Fused Reality (FUR)?

This is a short blog note to put down an idea, inspired by the note regarding Virtuality kicks back.

I think that Fused Reality is a better term to describe the concept of natural interaction between the real and the virtual. Ultimately we will not pay attention to this distinction.

We will rather think in terms of a single,  Fused Reality.

I think it is a term and concept that goes a bit beyond the Mixed Reality concept.  But feel free to disagree!

You can read more about the pendulum story in http://arxiv.org/abs/physics/0611293 and in http://en.wikipedia.org/wiki/Mixed_reality :

Interreality Physics

In a physics context, the term "interreality system"[1] refers to a virtual reality system coupled to its real-world counterpart. A paper in the May 2007 issue of Physical Review E[2] describes an interreality system comprising a real physical pendulum coupled to a pendulum that only exists in virtual reality. This system apparently has two stable states of motion: a "Dual Reality" state in which the motion of the two pendula are uncorrelated and a "Mixed Reality" state in which the pendula exhibit stable phase-locked motion which is highly correlated. The use of the terms "mixed reality" and interreality" in the context of physics is clearly defined but may be slightly different than in other fields.

  1. ^ J. van Kokswijk, Hum@n, Telecoms & Internet as Interface to Interreality (Bergboek, The Netherlands, 2003).
  2. ^ V. Gintautas and A. W. Hubler, Experimental evidence for mixed reality states in an interreality system Phys. Rev. E 75, 057201 (2007).  http://arxiv.org/abs/physics/0611293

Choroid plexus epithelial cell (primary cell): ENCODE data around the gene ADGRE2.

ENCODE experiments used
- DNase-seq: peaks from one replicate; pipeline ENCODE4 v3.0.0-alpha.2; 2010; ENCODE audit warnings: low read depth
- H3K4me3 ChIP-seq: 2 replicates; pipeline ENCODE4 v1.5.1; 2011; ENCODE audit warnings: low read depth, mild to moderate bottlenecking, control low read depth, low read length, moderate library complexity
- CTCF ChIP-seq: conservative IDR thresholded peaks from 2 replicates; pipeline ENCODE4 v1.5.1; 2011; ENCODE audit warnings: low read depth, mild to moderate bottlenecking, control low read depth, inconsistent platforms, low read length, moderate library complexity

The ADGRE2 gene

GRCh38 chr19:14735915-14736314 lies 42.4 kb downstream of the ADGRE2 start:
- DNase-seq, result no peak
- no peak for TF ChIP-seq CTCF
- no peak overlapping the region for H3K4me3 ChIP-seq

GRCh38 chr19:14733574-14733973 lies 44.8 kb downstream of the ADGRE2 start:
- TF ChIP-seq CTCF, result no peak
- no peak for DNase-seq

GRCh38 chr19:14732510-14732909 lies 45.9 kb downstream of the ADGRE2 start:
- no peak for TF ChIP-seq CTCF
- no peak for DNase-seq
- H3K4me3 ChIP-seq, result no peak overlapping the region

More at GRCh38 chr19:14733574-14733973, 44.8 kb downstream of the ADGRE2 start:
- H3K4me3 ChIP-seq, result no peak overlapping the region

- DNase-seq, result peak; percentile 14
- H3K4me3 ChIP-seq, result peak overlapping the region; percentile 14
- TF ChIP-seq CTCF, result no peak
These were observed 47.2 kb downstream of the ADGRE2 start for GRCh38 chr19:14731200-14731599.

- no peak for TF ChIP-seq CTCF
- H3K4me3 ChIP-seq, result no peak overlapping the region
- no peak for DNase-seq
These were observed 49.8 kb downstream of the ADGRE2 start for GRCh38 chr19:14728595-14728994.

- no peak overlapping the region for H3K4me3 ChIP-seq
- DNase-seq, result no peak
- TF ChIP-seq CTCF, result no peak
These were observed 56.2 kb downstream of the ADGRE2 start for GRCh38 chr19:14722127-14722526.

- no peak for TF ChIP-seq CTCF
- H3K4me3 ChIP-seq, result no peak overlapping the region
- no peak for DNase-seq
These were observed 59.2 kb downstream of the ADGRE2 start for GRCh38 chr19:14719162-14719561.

Blended reality

The term "blended reality" is already catching on as a way of going beyond the weaker notion of mixed reality. It has the advantage that it also refers to the notion of "blends" in the way we come to understand new things through a dynamic process of metaphorical projection and adaptation. In this way, we might understand new technological innovations (and concepts) in a metaphorical way to begin with, but end up treating them as things in themselves (blends).  Blended realities are combinations of the real and the virtual that affect each and that can come to be understood as new real/virtual things in themselves. Ambient intelligent spaces are one example.

By the way, I think this view - of fused or blended realities - raises issues for a perspective on presence based on "real action in virtual environments". (See my recent reply to Mel Slater's response to my comments on RAVE!)

- John

John Waterworth, PhD
Professor of Informatics
Umeå University